Meanders in May

One of the joys of being a dog owner is that you have the excuse of going out in the fresh air for a walk.Labrador and border terrier

Of course Oscar and Rosie are always ready – whatever the weather!

Even though we live in a town, we are very lucky to have access to some beautiful countryside and one of our regular dog walking routes is across The Common. Daily walks give you the opportunity to watch as each season unfolds and I decided I would like to keep a visual record of the changes throughout the year. Luckily we had some dry, sunny mornings at the weekend and so I was able to take some shots as Oscar and Rosie enjoyed their early (well, earlyish) morning walk. The ground has dried out over the last few weeks and it has been great to abandon my wellies and wear my walking boots instead; but I’m still having to wear gloves and even a hat!

The CommonThe dandelions on The Common are gradually disappearing, leaving behind their feathery clocks, in their place are buttercups and clover.

Buttercups and clover

Of course, lots of cow parsley.Cow parsley

Some of the horse chestnuts were affected by a disease last year, which was introduced into the UK by European horse chestnuts, causing brown patches on the leaves and an early drop. Thankfully they have survived! This horse chestnut tree is such a fantastic shape and stands proudly on its own.Horse chestnut tree

And the flowers look pretty impressive too! Horse chestnut flowers

Being May, there’s an abundance of blossom on the hawthorns.May blossom

There’s even space on The Common for a Sunday morning game of football.Sunday morning football

It wouldn’t be a proper walk if Oscar didn’t find a stick – the bigger the better! He loves to play fetch; he’s never been trained but obviously it’s that retriever instinct.Labrador retriever Rosie, however, loves finding abandoned tennis balls and destroying them! We won’t dwell on what natural instinct that represents!Border terrier

Well that’s it! A little roundup to show you what I’m enjoying on our daily walk. ( I might not have said that on Monday when there was a terrific hailstorm but luckily The Husband was chief dog walker on that occasion).

I know that each month there will be something new to look at and I look forward to sharing them with you as the year goes by. Will keep you posted!


Blooming Bluebells

Last week I was fortunate to have a couple of days off work so, with some spare time on my hands, I decided to take the dogs on a longer than usual walk and we headed off to our nearby woodland. This is a planned forest which is going to be the largest new forest of native species in England. It is popular with local walkers and horse riders as well as a great place to walk the dogs with plenty of space for them to run free.

I was in for a real treat. As I approached the first wood, I caught a glimpse of a blue haze through the tree trunks and realised that it was,of course, bluebell season! What a spectacle! Bluebell woods

Here in the UK, bluebells are a protected species, so no picking is allowed. They are often found in ancient woodland and flower at this time of year before the trees develop a dense canopy.Bluebell woods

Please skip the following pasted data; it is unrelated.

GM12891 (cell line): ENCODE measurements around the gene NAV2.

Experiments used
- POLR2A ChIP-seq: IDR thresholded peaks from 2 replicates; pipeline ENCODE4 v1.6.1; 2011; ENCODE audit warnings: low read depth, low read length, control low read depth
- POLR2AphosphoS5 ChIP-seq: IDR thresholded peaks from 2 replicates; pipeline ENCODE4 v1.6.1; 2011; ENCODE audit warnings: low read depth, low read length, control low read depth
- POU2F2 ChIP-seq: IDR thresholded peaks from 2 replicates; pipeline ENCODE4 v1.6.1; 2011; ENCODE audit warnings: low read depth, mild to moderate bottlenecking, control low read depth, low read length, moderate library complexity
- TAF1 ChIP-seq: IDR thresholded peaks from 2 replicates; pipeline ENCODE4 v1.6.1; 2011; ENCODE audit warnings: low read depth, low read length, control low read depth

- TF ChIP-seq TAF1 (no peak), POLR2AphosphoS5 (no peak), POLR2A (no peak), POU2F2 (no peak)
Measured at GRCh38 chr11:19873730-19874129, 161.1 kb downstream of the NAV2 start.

The violet-blue carpet along the woodland floor is such a magnificent sight – almost magical.Bluebell woods

Bluebell woodsEven Oscar was overcome with the beauty of the bluebells!Bluebell woods

A good long walk and Oscar is ready for a home. A drink to quench his thirst and then a well deserved rest!


Beautiful Spring Flowering Tubs

When we moved into our house 21 years ago, we inherited a beautiful garden. It managed to withstand our two Jack Russels and our two growing sons – learning to ride bikes, playing football etc. Then …… we had an extension built on the house and a summerhouse erected in the garden. The garden became a building site and we lost lots of plants and shrubs, but gradually it started to recover. Our sons grew up, the Jack Russels passed away and our new family pet, Rosie – the border terrier, enjoyed sunning herself in the garden without causing any serious damage, other than occasionally attempting to dig holes. Then along came our black labrador, Oscar……

Oscar the labrador

The culprit

Looks as if butter wouldn’t melt in his mouth, I know! However, he has no respect for horticulture in the garden. The lawn has been churned up with his enormous paws and he does not differentiate between the paths and flower beds. Anything of a delicate nature is trodden underfoot.

Undeterred, I returned from a garden centre last autumn, armed with bags full of bulbs and decided the way forward was to plant them in tubs in the hope that they would flourish unharmed by Oscar. The Husband had the brainwave of planting the bulbs at different levels. So early on in the year there was a lovely splash of colour from the crocuses and miniature irises.

Spring flowers

Early crocuses and irises

Then gradually my selection of daffodils began to bud.

Daffodils spring flowers

Daffodils just about to flower

Now the daffs are starting to blossom, standing proud and bold.

Spring flowers daffodils

Daffodils blooming

I have so enjoyed the little splash of colour the tubs have brought to the garden, especially when the skies have been grey. A reminder that milder weather is on the way and hopefully a glimpse of sunshine. Yes, a solution to the Oscar problem too.

Ahhh! Today we have experienced gusty winds in this area of England! What has happened to my beautiful blooms?

Daffodils in bloom

Horizontal daffodils

Daffs blown over! Well, I solved one problem this season but another one’s developed. Better luck next year!